Raspberry Pi Pico + W5500
This tutorial demonstrates how Mongoose Library can be used on an RP2040-based board with the addition of a W5500 chip, using Mongoose's built-in TCP/IP stack.
Features of this implementation include:
- Uses the Raspberry Pi Pico-SDK
- Uses Mongoose's built-in TCP/IP stack, which includes a W5500 driver
- Does NOT use an external network stack like lwIP, or RTOS like FreeRTOS
- The device keeps a connection to an external MQTT server
- The Web dashboard provides:
- User Authentication: login protection with multiple permission levels
- The web UI is optimised for size and for TLS usage
- Logged users can view/change device settings and communicate to the MQTT server
- The web UI is fully embedded into the firmware binary, and does not need a filesystem to serve it, making it resilient
This example is a hardware adaptation of the Device Dashboard that can run on Mac/Linux/Windows. Mongoose Library, being cross-platform, allows to develop and run the same code on different platforms. That means: all functionality related to networking can be developed and debugged on a workstation, and then run as-is on an embedded device - and this example is a demonstration of that.
This example uses the Pico-SDK and compiles with its standard toolchain, it has the following files:
- main.c: provides the
main()entry point with hardware init and LED blinking, , SPI low-level and pin initialization code, initializing the network, and calling the event manager
- CMakeLists.txt - A cmake file that selects the source files and compilation options
- Makefile- mainly pulls the SDK from its Github repo and calls cmake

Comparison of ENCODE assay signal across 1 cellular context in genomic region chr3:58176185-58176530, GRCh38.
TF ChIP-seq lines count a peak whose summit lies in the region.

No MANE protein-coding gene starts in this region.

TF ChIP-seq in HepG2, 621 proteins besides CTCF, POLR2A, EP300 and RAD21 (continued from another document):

mongoose.h- Mongoose Library
net.c- part of the device dashboard example, contains the Web functionality
packed_fs.c- part of device dashboard example, embeds the Web UI used by the dashboard
Below is a general process outline:
- The board IP addressing will be provided by a DHCP server. If you want to set a static configuration, set IP address, network mask and gateway in
main.c; see below
- Build the example (see below) and run it on a development board
- The firmware initializes the network
- After initialization, the application starts Mongoose's event loop and blinks an LED
- Once the LED starts blinking, the example is ready
- Open your web browser and navigate to the board IP address, you should see a nice device dashboard
You can use either a board like the W5500-EVB-Pico, that has an RP2040 and a W5500 with an Ethernet jack, or you can use for example a Raspberry Pi Pico wired to an add-on board with the W5500.
The default SPI pin selection is just for this board:
mini W5500 add-on
With a board like this one, you have to wire the SPI interface and power connections between the boards:
|W5500||Raspberry Pi Pico|
|1, 2, 12||GND||GND||38|
The Pico, powered from USB, will provide 3.3V to the add-on board through its built-in step-down power supply
This is the end result:
With a board like this one, you also have to wire the SPI interface and power connections between the boards:
|W5500||Raspberry Pi Pico|
With this wiring, the Pico, powered from USB, will provide 3.3V to the add-on board. You can also power this board with a 5V source, which you can also take from the Pico. However, good practices dictate that you add series resistors on every signal connection, as the RP2040 and the W5500 will have different 3.3V power supplies that will not match. So, we recommend you follow the wiring suggested above.
Other RP2040-based boards
If you choose to use any other board, either mimic the wiring above or change this line in
Build and run
Follow the Build Tools tutorial to setup your development environment.
Start a terminal in the project directory; and clone the Mongoose Library repo, and run the
git clone https://github.com/cesanta/mongoose cd mongoose/examples/rp2040/pico-w5500/
For testing purposes, the example defaults to using a UART for stdio, to be able to connect via USB as detailed below, modify these two lines in
Once the build succeeds, boot your Pico in USB Mass Storage Mode by holding down the